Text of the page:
While Team Ruiz is pleased that the World Boxing Association has entered an order (dated May 16 2005) stripping James Toney and reinstating John Ruiz as the WBA heavyweight champion, based on Toney's violation of New York State Athletic Commission's illegal substance policy. Team Ruiz believes the sanction banning Toney from competing for the WBA heavyweight title for two years isn't strict enough. The NYSAC meted out what, under its current guidelines, is the maximum punishment for a first offense: three-months suspension and $10,000 fine. Toney and his team have since scoffed at the WBA title, making the remarkable claim that he beat John "fair and square," despite testing positive for using an illegal performance-enhancing substance.
Experts have told us that nandrolone, the steroid Toney tested positive for, is the "Cadillac" of anabolic androgenic steroids. It is one of the most powerful performance-enhancing substances, providing the best results and least side effects. They've also told is that Toney's illegal drug guru must have screwed up because nandrolone, due to its chemical structure, is more easily detected than many other steroids. Toney is either and idiot or he simply decided to take a risk and not worry about the consequences. It's probably both based on his "I didn't do anything wrong" excuse regarding an alleged mixture of orally ingested prescription medicines magically turning into an anabolic androgenic steroid, nandrolone. Nonsense! This is a matter of medical science, not alchemy.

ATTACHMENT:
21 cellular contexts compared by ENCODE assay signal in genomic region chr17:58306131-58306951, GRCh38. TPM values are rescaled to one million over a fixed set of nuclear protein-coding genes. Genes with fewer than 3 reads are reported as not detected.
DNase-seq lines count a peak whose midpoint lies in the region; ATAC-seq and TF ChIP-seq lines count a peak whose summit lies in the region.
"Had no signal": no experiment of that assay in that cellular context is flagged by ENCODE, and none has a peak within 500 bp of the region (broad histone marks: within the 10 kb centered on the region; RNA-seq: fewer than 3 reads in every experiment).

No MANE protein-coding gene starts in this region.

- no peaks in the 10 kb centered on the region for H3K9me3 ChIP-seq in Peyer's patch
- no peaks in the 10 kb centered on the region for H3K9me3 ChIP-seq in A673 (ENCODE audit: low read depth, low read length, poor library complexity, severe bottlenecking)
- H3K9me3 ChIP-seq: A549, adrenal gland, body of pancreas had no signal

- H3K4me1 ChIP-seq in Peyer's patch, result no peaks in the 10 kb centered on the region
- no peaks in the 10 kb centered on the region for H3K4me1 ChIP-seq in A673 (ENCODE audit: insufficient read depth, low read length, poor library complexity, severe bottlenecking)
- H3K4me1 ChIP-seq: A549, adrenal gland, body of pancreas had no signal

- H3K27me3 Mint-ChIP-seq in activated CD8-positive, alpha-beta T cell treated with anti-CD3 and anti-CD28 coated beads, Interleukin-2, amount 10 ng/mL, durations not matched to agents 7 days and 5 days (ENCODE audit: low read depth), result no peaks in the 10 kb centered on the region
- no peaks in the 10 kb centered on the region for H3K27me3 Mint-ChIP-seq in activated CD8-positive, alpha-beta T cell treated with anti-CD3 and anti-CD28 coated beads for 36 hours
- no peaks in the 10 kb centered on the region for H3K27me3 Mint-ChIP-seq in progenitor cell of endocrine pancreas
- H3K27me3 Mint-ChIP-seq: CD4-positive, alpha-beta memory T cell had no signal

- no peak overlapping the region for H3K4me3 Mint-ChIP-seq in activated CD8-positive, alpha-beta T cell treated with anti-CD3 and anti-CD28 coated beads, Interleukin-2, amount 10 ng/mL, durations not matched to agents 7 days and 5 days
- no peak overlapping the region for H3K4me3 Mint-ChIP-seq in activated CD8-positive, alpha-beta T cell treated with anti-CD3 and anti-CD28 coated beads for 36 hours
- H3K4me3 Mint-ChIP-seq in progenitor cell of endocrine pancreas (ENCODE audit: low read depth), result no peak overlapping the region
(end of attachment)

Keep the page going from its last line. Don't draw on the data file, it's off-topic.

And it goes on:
Any true expert in the field of sports anti-doping explain that the use of nandrolone dramatically boosted Toney's ability to train and compete, artificially adding to his strength, speed and power. More importantly, though, it super-charged his ability to recover from strenuous effort. Unlike in baseball or track-and-field, the use of this illegal substance, given the nature of competition and
risks in championship level boxing, isn't much worse than cheating. It's criminal. Team Ruiz has embarked on a mission to change drug-testing protocol in championship boxing. Rather than test immediately before and after the contest (geared only to determine if stimulants were used), testing for the use of anabolic androgenic steroids and other banned performance enhancing substances should be done randomly, anytime between the announcement of a fight right up until the day of the event. We believe that this method is the only way to prevent the use of illegal substances. Now that the Toney's of the world know that nandrolone cannot be used because it can't be purged in sufficient time (especially in the case of Ruiz-Toney where training was shortened to five weeks), they will simply use one of the many other anabolic steroids that can be masked or eliminated right before the fight.
In boxing, where an artificial and illegal imbalance of fair competition may mean not only the difference in several millions of dollars in future purses, but, more significantly, in a competitor's life or death, the system must be changed now.